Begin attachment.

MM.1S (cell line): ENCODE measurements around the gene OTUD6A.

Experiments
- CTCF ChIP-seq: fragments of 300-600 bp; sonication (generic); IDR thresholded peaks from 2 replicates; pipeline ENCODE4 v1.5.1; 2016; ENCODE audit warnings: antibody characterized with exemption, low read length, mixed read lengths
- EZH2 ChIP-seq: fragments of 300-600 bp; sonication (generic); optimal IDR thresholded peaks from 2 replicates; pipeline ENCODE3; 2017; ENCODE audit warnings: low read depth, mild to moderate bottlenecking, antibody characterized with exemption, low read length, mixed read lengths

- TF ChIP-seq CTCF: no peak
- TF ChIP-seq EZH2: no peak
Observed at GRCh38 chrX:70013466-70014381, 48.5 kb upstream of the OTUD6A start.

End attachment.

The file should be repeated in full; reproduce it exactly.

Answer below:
MM.1S (cell line): ENCODE measurements around the gene OTUD6A.

Experiments
- CTCF ChIP-seq: fragments of 300-600 bp; sonication (generic); IDR thresholded peaks from 2 replicates; pipeline ENCODE4 v1.5.1; 2016; ENCODE audit warnings: antibody characterized with exemption, low read length, mixed read lengths
- EZH2 ChIP-seq: fragments of 300-600 bp; sonication (generic); optimal IDR thresholded peaks from 2 replicates; pipeline ENCODE3; 2017; ENCODE audit warnings: low read depth, mild to moderate bottlenecking, antibody characterized with exemption, low read length, mixed read lengths

- TF ChIP-seq CTCF: no peak
- TF ChIP-seq EZH2: no peak
Observed at GRCh38 chrX:70013466-70014381, 48.5 kb upstream of the OTUD6A start.